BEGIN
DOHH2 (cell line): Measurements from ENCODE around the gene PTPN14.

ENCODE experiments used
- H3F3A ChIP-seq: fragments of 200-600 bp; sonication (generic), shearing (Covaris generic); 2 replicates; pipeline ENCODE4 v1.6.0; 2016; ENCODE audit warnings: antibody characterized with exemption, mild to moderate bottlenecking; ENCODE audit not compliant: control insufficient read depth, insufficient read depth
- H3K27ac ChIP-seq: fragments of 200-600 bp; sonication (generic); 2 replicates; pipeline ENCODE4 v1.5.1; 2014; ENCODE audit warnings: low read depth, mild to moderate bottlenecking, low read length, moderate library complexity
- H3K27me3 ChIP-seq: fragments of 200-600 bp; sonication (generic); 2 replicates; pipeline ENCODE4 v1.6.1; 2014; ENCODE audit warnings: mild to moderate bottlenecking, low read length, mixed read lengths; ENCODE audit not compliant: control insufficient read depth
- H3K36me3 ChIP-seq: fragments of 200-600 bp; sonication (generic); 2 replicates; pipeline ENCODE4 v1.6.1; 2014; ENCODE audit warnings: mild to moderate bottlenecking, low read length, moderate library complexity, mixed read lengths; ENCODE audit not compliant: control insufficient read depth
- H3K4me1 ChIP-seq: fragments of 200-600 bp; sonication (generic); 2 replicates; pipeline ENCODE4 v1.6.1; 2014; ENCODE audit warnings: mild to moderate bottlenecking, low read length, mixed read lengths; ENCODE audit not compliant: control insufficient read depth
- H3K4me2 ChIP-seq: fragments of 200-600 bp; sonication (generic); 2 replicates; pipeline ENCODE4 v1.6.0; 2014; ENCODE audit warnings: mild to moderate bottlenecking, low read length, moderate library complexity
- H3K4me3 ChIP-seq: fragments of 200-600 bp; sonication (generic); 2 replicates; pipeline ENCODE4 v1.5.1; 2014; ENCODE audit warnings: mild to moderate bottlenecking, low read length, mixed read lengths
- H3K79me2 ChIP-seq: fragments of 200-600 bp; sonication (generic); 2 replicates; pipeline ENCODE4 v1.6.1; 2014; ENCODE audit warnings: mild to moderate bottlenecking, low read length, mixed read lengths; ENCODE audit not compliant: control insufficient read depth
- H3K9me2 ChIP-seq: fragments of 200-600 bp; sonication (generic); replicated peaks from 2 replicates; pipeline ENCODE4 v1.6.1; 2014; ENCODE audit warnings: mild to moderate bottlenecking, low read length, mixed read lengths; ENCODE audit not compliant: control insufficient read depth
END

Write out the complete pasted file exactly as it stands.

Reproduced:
DOHH2 (cell line): Measurements from ENCODE around the gene PTPN14.

ENCODE experiments used
- H3F3A ChIP-seq: fragments of 200-600 bp; sonication (generic), shearing (Covaris generic); 2 replicates; pipeline ENCODE4 v1.6.0; 2016; ENCODE audit warnings: antibody characterized with exemption, mild to moderate bottlenecking; ENCODE audit not compliant: control insufficient read depth, insufficient read depth
- H3K27ac ChIP-seq: fragments of 200-600 bp; sonication (generic); 2 replicates; pipeline ENCODE4 v1.5.1; 2014; ENCODE audit warnings: low read depth, mild to moderate bottlenecking, low read length, moderate library complexity
- H3K27me3 ChIP-seq: fragments of 200-600 bp; sonication (generic); 2 replicates; pipeline ENCODE4 v1.6.1; 2014; ENCODE audit warnings: mild to moderate bottlenecking, low read length, mixed read lengths; ENCODE audit not compliant: control insufficient read depth
- H3K36me3 ChIP-seq: fragments of 200-600 bp; sonication (generic); 2 replicates; pipeline ENCODE4 v1.6.1; 2014; ENCODE audit warnings: mild to moderate bottlenecking, low read length, moderate library complexity, mixed read lengths; ENCODE audit not compliant: control insufficient read depth
- H3K4me1 ChIP-seq: fragments of 200-600 bp; sonication (generic); 2 replicates; pipeline ENCODE4 v1.6.1; 2014; ENCODE audit warnings: mild to moderate bottlenecking, low read length, mixed read lengths; ENCODE audit not compliant: control insufficient read depth
- H3K4me2 ChIP-seq: fragments of 200-600 bp; sonication (generic); 2 replicates; pipeline ENCODE4 v1.6.0; 2014; ENCODE audit warnings: mild to moderate bottlenecking, low read length, moderate library complexity
- H3K4me3 ChIP-seq: fragments of 200-600 bp; sonication (generic); 2 replicates; pipeline ENCODE4 v1.5.1; 2014; ENCODE audit warnings: mild to moderate bottlenecking, low read length, mixed read lengths
- H3K79me2 ChIP-seq: fragments of 200-600 bp; sonication (generic); 2 replicates; pipeline ENCODE4 v1.6.1; 2014; ENCODE audit warnings: mild to moderate bottlenecking, low read length, mixed read lengths; ENCODE audit not compliant: control insufficient read depth
- H3K9me2 ChIP-seq: fragments of 200-600 bp; sonication (generic); replicated peaks from 2 replicates; pipeline ENCODE4 v1.6.1; 2014; ENCODE audit warnings: mild to moderate bottlenecking, low read length, mixed read lengths; ENCODE audit not compliant: control insufficient read depth